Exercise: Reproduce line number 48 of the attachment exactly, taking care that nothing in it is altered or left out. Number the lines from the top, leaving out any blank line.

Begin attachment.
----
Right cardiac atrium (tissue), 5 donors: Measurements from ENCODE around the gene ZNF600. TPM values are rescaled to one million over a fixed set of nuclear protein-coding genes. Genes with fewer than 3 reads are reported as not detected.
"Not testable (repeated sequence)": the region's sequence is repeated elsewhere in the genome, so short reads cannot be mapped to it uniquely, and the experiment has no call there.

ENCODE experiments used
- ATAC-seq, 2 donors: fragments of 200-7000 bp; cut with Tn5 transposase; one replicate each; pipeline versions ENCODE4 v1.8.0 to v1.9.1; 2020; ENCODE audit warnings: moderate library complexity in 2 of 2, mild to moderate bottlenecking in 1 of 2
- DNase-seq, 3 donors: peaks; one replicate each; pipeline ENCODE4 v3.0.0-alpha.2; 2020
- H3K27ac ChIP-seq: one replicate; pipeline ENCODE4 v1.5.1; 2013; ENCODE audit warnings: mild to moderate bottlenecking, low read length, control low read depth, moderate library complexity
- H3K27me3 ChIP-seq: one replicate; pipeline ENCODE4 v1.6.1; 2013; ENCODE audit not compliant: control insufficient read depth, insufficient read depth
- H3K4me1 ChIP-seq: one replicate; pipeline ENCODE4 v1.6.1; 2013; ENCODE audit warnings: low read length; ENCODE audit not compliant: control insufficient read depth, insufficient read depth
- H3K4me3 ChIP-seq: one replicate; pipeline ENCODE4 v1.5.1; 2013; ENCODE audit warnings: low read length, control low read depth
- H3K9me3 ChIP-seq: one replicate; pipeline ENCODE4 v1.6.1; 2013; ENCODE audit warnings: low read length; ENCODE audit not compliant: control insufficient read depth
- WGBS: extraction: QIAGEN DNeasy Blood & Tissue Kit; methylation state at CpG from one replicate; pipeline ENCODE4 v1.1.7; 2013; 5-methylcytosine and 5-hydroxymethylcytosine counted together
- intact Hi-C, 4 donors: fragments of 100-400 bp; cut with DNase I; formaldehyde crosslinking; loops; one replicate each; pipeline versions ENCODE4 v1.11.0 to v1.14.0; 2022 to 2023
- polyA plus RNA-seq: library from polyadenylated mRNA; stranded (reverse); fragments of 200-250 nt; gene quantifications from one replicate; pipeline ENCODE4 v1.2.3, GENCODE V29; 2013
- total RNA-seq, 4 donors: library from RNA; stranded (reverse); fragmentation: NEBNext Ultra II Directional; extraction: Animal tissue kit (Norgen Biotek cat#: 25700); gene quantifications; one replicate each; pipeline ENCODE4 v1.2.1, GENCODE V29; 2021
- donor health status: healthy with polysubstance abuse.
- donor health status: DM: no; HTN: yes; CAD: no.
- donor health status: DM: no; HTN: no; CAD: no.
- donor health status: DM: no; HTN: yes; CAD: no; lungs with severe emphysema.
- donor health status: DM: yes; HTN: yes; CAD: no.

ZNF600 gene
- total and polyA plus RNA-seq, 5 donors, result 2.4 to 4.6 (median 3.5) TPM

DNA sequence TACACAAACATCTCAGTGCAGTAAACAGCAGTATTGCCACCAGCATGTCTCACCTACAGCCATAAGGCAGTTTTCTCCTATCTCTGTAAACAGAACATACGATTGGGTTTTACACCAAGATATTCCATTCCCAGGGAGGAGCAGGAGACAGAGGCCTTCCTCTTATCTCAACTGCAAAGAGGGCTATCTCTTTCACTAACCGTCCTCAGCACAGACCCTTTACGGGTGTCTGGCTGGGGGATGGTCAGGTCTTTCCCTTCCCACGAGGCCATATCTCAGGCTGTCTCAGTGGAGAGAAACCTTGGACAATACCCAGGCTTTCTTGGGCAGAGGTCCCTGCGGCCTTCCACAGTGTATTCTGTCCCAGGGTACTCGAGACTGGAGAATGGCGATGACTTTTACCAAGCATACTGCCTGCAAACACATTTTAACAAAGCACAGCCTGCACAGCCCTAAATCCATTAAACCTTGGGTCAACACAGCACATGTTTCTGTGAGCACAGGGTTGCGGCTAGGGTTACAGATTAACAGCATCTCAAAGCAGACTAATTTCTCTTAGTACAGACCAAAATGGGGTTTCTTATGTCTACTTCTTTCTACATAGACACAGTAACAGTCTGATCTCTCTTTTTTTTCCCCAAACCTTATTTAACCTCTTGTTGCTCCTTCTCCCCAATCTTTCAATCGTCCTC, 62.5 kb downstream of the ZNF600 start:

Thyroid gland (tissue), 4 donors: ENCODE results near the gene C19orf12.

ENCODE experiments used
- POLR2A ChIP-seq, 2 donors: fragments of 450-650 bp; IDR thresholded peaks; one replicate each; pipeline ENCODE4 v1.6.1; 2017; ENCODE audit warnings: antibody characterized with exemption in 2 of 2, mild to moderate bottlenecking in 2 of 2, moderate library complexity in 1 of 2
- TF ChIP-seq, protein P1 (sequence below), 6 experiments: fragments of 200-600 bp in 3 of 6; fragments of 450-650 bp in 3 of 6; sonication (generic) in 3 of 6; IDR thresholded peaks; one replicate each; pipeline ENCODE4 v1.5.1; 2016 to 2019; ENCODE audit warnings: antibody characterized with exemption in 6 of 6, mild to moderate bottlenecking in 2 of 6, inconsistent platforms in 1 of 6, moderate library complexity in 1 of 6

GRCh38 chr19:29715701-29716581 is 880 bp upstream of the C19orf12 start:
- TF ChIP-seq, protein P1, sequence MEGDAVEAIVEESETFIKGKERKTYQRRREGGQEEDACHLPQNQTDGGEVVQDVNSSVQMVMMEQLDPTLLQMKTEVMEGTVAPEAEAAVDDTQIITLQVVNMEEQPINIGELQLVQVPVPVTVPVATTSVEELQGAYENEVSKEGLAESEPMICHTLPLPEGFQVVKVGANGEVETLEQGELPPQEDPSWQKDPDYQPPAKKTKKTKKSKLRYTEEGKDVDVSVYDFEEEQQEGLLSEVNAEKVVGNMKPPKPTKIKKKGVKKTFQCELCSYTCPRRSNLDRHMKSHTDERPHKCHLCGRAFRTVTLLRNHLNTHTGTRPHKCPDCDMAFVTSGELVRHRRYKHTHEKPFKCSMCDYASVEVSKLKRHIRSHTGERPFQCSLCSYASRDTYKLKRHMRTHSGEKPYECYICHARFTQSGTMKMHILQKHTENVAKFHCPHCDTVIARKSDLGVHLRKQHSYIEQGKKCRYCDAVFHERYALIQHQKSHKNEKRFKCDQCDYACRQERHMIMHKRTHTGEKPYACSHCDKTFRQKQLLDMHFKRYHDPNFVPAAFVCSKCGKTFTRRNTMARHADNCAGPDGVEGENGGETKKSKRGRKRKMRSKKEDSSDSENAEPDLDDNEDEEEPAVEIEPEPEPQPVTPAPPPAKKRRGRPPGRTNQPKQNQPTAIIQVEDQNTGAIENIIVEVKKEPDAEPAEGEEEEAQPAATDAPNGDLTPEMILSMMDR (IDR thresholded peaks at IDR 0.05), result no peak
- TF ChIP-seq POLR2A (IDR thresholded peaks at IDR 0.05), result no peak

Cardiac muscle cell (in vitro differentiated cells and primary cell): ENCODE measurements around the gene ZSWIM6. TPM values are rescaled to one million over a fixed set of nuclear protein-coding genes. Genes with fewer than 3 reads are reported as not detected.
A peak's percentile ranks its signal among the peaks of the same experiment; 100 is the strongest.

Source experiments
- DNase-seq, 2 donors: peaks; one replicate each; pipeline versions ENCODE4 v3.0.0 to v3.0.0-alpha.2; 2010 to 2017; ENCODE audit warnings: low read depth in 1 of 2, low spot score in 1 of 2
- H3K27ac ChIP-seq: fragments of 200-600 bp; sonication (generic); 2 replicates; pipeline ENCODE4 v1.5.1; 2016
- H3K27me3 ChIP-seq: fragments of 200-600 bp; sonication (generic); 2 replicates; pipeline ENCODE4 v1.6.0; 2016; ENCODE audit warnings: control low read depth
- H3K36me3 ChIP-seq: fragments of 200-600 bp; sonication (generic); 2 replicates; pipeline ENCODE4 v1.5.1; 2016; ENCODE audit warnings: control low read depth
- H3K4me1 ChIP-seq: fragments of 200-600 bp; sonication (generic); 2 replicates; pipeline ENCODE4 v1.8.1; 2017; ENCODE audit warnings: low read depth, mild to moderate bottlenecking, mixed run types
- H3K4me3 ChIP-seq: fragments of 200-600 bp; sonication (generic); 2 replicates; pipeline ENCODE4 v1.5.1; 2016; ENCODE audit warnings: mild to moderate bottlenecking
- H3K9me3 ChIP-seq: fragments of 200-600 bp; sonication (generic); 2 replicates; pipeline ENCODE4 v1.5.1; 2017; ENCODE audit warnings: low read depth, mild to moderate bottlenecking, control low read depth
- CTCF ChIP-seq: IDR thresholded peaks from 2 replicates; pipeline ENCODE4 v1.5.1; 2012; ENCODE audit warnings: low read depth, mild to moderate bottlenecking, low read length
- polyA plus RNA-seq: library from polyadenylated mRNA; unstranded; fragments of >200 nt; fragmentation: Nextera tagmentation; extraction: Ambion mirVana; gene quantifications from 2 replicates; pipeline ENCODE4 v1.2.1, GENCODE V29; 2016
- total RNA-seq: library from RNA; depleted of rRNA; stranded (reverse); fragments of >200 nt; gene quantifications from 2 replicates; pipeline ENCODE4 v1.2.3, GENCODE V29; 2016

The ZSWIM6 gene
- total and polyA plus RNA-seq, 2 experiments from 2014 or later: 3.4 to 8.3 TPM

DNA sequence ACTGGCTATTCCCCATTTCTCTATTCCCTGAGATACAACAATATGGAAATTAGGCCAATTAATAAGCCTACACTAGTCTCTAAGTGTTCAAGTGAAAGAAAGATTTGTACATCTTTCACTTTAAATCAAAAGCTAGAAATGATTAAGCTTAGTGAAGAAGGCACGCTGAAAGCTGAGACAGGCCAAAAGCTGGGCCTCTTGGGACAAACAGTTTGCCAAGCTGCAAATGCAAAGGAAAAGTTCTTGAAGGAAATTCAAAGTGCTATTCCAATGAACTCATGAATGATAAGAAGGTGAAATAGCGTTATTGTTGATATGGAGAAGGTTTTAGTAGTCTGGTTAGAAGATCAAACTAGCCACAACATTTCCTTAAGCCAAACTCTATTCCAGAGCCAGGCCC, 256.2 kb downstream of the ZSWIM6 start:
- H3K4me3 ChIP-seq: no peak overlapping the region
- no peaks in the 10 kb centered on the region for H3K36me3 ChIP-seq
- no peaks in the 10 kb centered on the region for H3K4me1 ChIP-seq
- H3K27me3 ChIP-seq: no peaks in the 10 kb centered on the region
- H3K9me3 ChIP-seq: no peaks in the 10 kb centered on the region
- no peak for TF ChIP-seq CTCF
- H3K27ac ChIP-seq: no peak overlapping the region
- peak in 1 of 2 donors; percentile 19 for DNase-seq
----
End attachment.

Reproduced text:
- no peaks in the 10 kb centered on the region for H3K4me1 ChIP-seq